What is imposter syndrome?

Imposter syndrome is a phenomenon that affects many people. It essentially means that people may question their abilities or may feel fraudulent, as if they do not deserve to be in the role that they are in. They may also feel as though they do not deserve the praise they receive for the work that they do. There are many reasons and factors that contribute to someone’s imposter syndrome. Generalized anxiety, low self-esteem, and social comparison can be some of the main reasons for people to experience imposter syndrome. Further, there are certain groups of people who may be more susceptible to imposter syndrome than others. These groups of people include: women, people of color, and LGBTQIA+ people. This is because of social and historical forms of oppression which have marginalized these communities in academia and the workforce.

How does imposter syndrome affect me?

Imposter syndrome is unfortunately very common, and anyone who has ever experienced it can attest to how debilitating it can be. People experiencing imposter syndrome often experience excessive self-doubt, which can lead to anxiety, persistent psychological distress, and depression. These people will not only feel like a fraud or ill-deserving of their successes, but they also tend to become debilitated at work. They may begin to perform poorly, avoid taking on responsibility, develop a sense of shame, and avoid seeking promotions. In turn, these individuals may develop a sense of job dissatisfaction which can lead to cynicism and burnout.

How can I combat imposter syndrome?

Imposter syndrome is a cognitive distortion that is rooted in historical oppression. Some of the best ways to deal with imposter syndrome is to start challenging these negative thoughts: seek the evidence that disproves the doubt you are feeling. Talking to others you trust about how you may be feeling can be helpful as well, as we may all need and benefit from reassurance every now and then. Journaling about how you have been feeling and acknowledging and validating your fears may be helpful as well. Finally, if you find that you cannot unlearn these cognitions on your own, therapy is a great and safe space to work through symptoms of imposter syndrome.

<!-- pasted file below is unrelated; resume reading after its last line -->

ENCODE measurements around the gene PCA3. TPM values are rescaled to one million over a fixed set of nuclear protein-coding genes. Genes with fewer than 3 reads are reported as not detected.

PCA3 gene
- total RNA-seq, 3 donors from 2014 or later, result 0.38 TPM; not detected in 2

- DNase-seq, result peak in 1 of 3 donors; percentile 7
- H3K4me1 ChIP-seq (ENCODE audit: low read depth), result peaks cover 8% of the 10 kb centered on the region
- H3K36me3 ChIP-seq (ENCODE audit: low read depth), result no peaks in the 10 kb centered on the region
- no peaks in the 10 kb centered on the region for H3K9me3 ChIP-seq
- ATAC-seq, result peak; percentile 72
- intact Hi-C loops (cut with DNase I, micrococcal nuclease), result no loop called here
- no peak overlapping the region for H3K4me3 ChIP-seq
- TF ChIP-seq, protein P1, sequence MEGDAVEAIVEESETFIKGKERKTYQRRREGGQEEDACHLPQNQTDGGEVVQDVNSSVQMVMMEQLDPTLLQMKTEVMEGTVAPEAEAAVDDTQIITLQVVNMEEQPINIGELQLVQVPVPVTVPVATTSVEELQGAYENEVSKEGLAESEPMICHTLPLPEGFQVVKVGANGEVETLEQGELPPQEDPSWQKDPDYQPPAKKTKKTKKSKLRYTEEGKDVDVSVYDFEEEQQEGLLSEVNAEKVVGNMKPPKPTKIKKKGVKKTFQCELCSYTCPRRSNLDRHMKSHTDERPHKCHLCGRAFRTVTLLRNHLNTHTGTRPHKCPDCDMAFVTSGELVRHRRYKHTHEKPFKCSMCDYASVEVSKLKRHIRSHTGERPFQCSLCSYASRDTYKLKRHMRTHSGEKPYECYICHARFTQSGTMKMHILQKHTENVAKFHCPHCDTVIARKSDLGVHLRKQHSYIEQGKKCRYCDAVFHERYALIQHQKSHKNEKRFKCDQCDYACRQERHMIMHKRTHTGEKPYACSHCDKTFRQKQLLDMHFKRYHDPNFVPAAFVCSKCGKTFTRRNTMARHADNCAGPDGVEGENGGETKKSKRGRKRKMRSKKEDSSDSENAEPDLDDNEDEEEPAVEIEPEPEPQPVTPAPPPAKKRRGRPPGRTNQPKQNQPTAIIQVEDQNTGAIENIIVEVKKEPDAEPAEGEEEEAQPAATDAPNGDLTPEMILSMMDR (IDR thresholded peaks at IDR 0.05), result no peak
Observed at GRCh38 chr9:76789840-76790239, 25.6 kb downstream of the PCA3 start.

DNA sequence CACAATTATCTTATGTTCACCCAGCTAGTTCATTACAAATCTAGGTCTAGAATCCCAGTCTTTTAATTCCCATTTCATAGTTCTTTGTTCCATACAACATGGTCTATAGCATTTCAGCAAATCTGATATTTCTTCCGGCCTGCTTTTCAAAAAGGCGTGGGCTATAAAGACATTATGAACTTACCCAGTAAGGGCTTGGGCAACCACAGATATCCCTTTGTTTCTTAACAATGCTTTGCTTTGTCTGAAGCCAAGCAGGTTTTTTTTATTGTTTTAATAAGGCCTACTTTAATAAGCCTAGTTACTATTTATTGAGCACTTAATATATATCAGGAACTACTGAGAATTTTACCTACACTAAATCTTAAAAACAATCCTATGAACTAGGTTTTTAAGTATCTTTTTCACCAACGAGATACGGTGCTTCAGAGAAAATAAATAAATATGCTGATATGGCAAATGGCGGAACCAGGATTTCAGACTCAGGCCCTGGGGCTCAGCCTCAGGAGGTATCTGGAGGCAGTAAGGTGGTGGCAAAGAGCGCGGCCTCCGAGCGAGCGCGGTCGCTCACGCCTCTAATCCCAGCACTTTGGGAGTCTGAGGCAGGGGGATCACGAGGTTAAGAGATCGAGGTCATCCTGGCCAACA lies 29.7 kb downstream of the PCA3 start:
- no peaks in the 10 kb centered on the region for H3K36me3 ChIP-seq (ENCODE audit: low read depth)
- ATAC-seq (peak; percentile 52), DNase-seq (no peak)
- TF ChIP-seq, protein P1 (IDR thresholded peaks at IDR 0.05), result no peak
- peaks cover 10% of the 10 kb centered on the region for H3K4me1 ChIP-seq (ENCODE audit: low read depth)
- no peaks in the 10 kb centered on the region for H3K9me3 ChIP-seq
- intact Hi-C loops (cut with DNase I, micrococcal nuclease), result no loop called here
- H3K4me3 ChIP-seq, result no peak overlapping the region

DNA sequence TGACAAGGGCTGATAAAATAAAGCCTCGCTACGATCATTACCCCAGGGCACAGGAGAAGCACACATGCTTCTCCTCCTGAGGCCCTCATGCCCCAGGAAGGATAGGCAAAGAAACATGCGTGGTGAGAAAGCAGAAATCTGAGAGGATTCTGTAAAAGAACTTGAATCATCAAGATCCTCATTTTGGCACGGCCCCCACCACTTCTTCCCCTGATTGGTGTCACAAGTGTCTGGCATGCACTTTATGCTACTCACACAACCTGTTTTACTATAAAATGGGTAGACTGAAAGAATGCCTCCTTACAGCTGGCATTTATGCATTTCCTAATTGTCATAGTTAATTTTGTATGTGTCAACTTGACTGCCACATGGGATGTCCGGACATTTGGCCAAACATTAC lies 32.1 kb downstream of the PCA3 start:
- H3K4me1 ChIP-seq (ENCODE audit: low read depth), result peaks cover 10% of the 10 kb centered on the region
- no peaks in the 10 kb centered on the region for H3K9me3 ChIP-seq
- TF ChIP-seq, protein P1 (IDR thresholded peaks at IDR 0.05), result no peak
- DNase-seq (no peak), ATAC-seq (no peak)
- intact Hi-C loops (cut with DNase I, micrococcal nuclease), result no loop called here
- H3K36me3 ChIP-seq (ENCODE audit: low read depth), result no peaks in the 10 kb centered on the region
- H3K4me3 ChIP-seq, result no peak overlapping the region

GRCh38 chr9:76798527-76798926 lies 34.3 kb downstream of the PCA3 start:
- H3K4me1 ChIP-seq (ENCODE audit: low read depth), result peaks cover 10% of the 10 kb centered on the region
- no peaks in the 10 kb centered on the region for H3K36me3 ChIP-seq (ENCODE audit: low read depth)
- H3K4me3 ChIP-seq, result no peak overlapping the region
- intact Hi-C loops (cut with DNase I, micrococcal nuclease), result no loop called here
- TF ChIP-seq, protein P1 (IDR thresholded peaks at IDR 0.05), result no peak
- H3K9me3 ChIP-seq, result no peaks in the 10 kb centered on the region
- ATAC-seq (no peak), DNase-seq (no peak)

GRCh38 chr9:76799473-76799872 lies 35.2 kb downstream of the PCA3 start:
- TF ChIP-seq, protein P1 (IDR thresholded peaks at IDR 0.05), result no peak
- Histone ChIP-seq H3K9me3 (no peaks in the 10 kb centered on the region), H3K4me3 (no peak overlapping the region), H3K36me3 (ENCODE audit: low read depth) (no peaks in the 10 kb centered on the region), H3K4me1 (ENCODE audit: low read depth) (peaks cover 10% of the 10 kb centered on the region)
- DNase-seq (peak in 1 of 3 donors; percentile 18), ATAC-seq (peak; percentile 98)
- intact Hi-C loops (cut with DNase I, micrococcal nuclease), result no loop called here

This page is part of the Roamers Therapy Glossary; a collection of mental-health related definitions that are written by our therapists.


While our offices are currently located at the South Loop neighborhood of Downtown Chicago, Illinois, we also welcome and serve clients for online therapy from anywhere in Illinois and Washington, D.C. Clients from the Chicagoland area may choose in-office or online therapy and usually commute from surrounding areas such as River North, West Loop, Gold Coast, Old Town, Lincoln Park, Lake View, Rogers Park, Logan Square, Pilsen, Bridgeport, Little Village, Bronzeville, South Shore, Hyde Park, Back of the Yards, Wicker Park, Bucktown and many more. You can visit our contact page to access detailed information on our office location.



   
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